A few weeks before that, my dad broke his ankle and leg, and would be out of work for weeks. For me, the biggest impact this had was related to money, since my dad is the main bread winner in our family by a mile and it’s not like we are rich or very comfortable to begin with. Now, today (Mother’s Day in the U.S.), my mom called me because something else happened and my dad has been in critical condition all day and at this point, there is still a lot of uncertainty. It is harder to deal with since I am abroad, especially since a lot of people at SU have finished the semester and have been able to go home.
I think that all of this is plenty of reason to regret going abroad…..but I don’t. Even though I lot has happened and is still happening, there is not much I could have done if I was home. More than likely, all of this would have still happened because stuff just happens in life. Don’t get me wrong, it is harder being abroad and being about from all of my friends and family but right now, I’m just reminding myself that stuff like this happens in life and often under the worst of circumstances (not that there is a best of circumstances).
Daily life here in Costa Rica, at least for me, is not necessarily all that different or much more exciting than daily life in the U.S. The major difference is since my workload is a lot lighter here, I have a lot more free time. Read More »
As much of a cliche as it is to say, now that I’m settling back in at Oxford for a new term, I am realizing what a life-changing month I’ve just had. It was beautiful, rewarding, exhausting, terrifying, incredible, and eye-opening. Let me explain.
I was traveling with a confused identity. No, I don’t mean just this: “Where am I coming from? Um…well, I’m from California, but I study in Washington, in the States…but right now, I’m studying in the UK, I mean obviously not right now…but I just came here from Athens. The last country I was in? Oh, Spain! Yes, Barcelona. Yes.” (Met with a sigh and a wave to pass me through passport control). Besides that. I mean that I kept asking myself, “What am I doing here?”–what intentions do I have as a visitor to this place, and what does that mean for who I am and what I will gain from this experience? Shockingly, more often than not, I didn’t have an answer.
To all the other first generation college students out there, I feel you. I know what it’s like to enter into a world of academic rigor never before experienced by someone in the family and that it can be difficult to find your way through it all. The wonderful thing about being a first generation college student is that we all are capable of venturing out on our own and making things happen. It takes a special type of person to break the routine set forth by all your predecessors and embark on a journey completely different. That’s what I want to focus on: that ability to step out and go against the grain. Once you know that you have said capability, you can direct this characteristic toward so many different avenues in life. For example, I had never branched out and gone on a vacation all by myself before, but knowing that I had filled out billions of forms, attended millions of interviews, and visited thousands of offices for various documentation reasons just to be accepted into my University (okay, there’s a bit of exaggeration there but you get my point) I knew I could handle making reservations and finding public transportation to get me where I needed to go. Beforehand I had always just gone on vacation and let my parents handle the logistics and thought it all far too complicated. Knowing that I have been the sole person to help myself through the messy complicated process of college has helped me realized that I can do much more than be a first generation college student, I can be an independent traveler, I can be an entrepreneur, I can be a starving artist, I can be what I wish because I know that the only one who can make things happen and follow through with my dreams is my own self. My advice to you would be, figure out what you want to do, above and beyond survive college, and use all the resources you have available to actualize your dreams. You can do it, because you’ve already done it.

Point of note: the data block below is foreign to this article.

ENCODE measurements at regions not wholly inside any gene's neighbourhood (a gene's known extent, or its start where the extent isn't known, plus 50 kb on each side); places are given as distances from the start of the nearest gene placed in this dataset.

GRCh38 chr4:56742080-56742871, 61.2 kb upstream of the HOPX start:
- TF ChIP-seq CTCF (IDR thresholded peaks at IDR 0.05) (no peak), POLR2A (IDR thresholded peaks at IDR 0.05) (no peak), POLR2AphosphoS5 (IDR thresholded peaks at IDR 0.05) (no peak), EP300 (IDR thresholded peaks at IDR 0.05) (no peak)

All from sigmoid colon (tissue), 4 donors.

So this one will be a bit of a rant but I thought I should mention academics since well we are here to STUDY abroad… Here are my observations: when I have been told that academics are more ‘hands off” and ‘independent’ it is meant to say your grade depends on the number of hours you spend in the library or rather the amount of hours it appears that one spent in the library. I have also noticed that I felt much more uneasy about just how well I was grasping the material because the modules do not give assessments often to make sure people aren’t left behind. Perhaps the saddest realization was noticing that the system is so obsessed with some false comfort of equality that they do not make the effort to accommodate those that may struggle more. By this I mean not everyone knows the nuances of the policies and rules of different colleges so as to properly navigate extensions, due dates, and exam dates especially students used to a different system who arrived mid term. Instead of making some feel like they should know this or that, this info should come naturally and there should be a focus on equity over equality so that special resources are given to the minorities that are disadvantaged like first generation students, minorities, international, and study abroad students. Things should be consolidated and distributed in clear and transparent ways to make the focus of the institution helping people succeed at all costs, inclusive excellence at all levels for all people: no matter their background, shortcomings, or identity.